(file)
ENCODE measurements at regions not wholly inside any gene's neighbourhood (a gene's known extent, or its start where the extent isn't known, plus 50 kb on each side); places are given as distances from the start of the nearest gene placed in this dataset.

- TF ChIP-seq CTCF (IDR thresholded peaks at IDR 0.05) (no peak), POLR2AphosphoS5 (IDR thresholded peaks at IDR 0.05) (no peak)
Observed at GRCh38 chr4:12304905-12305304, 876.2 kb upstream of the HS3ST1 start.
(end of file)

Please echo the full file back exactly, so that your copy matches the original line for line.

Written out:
ENCODE measurements at regions not wholly inside any gene's neighbourhood (a gene's known extent, or its start where the extent isn't known, plus 50 kb on each side); places are given as distances from the start of the nearest gene placed in this dataset.

- TF ChIP-seq CTCF (IDR thresholded peaks at IDR 0.05) (no peak), POLR2AphosphoS5 (IDR thresholded peaks at IDR 0.05) (no peak)
Observed at GRCh38 chr4:12304905-12305304, 876.2 kb upstream of the HS3ST1 start.